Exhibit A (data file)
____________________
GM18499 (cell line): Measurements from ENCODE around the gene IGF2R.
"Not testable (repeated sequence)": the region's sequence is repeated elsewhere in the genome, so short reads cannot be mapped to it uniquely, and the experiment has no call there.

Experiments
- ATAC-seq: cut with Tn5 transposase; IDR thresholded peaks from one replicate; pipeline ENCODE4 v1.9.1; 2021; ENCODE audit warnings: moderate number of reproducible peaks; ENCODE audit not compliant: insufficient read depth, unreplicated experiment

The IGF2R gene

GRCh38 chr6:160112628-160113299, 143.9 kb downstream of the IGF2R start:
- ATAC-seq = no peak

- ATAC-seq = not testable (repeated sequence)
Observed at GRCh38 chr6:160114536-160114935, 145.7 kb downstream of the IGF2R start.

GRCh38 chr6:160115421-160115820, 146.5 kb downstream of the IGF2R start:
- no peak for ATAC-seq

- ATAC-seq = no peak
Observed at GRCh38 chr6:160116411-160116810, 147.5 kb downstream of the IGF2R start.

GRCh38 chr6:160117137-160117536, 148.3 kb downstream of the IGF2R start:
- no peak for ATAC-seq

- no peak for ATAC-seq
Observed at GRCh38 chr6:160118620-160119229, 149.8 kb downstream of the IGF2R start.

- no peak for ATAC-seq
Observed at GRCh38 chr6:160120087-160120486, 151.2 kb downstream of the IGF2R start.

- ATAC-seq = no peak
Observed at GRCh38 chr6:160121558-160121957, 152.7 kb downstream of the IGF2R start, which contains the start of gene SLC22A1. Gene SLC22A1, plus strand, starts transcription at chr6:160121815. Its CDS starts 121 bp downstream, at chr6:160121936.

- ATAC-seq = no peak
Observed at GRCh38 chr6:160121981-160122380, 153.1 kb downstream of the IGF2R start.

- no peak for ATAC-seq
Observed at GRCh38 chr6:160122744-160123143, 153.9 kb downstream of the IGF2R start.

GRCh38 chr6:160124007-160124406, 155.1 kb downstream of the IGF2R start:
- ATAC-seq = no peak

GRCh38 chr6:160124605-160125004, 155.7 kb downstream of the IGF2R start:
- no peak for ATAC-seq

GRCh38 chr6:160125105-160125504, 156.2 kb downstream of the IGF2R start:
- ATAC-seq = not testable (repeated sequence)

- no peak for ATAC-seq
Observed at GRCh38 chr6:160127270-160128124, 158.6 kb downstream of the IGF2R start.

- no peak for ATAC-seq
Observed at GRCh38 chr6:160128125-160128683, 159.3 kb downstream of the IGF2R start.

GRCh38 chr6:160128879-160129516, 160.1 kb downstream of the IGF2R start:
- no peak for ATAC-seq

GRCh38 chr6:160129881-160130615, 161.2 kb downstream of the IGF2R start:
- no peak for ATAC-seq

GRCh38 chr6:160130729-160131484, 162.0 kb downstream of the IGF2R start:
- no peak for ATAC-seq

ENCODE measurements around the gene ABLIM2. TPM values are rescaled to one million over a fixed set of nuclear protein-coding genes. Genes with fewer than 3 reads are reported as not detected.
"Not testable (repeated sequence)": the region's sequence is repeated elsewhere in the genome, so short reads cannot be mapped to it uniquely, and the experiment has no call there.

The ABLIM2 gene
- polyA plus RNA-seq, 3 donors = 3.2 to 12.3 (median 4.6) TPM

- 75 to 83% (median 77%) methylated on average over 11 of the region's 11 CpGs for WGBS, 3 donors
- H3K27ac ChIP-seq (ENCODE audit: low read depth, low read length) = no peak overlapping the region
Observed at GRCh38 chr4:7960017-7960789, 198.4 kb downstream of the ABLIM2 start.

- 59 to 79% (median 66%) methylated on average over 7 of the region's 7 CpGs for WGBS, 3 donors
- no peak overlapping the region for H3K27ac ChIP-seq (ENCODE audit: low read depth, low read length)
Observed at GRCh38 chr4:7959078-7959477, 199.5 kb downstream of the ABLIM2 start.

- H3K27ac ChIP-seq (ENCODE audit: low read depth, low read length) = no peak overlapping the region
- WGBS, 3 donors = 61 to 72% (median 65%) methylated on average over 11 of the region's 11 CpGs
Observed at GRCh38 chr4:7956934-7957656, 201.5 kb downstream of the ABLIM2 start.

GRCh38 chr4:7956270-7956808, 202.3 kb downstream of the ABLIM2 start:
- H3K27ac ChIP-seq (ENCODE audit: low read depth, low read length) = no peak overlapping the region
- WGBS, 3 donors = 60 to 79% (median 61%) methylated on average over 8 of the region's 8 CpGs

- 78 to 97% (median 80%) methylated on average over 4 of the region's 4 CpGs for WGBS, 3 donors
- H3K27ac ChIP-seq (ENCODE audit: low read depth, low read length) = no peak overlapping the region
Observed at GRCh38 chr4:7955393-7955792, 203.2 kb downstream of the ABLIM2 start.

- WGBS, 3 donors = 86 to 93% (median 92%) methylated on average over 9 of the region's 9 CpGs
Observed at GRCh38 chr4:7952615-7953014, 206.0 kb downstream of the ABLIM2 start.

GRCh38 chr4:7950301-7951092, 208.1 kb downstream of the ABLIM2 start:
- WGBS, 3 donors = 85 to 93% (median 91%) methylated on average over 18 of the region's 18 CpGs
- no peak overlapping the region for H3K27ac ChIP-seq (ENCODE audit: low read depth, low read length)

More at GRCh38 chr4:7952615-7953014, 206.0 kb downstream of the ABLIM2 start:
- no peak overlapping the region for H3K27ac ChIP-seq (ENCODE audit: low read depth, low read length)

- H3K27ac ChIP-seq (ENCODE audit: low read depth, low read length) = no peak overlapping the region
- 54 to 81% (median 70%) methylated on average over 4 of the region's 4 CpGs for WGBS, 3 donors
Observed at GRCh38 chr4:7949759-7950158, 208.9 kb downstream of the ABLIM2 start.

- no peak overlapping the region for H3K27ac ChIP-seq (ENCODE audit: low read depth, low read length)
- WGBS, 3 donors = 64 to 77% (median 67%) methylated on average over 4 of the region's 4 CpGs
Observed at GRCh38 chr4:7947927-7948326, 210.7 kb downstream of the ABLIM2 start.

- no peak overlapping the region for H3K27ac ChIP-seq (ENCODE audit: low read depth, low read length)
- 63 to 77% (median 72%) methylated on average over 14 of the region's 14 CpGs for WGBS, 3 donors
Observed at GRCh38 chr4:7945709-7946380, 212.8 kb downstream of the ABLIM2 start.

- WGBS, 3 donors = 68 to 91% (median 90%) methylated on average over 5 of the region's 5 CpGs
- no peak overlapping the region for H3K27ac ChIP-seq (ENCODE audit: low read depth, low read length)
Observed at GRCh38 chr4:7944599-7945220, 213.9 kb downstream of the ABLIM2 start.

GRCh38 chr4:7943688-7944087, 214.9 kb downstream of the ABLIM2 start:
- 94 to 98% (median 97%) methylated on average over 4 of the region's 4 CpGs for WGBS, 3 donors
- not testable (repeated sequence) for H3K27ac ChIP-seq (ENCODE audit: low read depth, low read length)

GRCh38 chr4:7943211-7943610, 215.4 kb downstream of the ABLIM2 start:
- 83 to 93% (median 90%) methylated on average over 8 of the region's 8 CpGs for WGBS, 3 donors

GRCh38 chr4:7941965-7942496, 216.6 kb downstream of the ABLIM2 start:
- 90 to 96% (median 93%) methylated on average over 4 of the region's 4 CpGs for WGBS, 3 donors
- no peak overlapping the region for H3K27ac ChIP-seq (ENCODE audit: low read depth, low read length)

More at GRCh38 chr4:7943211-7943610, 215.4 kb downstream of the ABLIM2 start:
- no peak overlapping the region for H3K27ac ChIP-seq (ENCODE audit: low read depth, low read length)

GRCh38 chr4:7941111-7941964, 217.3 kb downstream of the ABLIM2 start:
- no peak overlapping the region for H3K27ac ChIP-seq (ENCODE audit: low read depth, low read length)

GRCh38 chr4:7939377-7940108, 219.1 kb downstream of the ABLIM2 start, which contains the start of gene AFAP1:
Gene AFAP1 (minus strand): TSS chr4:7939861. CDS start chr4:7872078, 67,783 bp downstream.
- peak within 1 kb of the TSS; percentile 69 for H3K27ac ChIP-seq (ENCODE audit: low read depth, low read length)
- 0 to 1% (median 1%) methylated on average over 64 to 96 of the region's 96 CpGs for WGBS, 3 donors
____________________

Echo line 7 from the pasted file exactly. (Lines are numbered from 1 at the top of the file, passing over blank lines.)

- ATAC-seq = no peak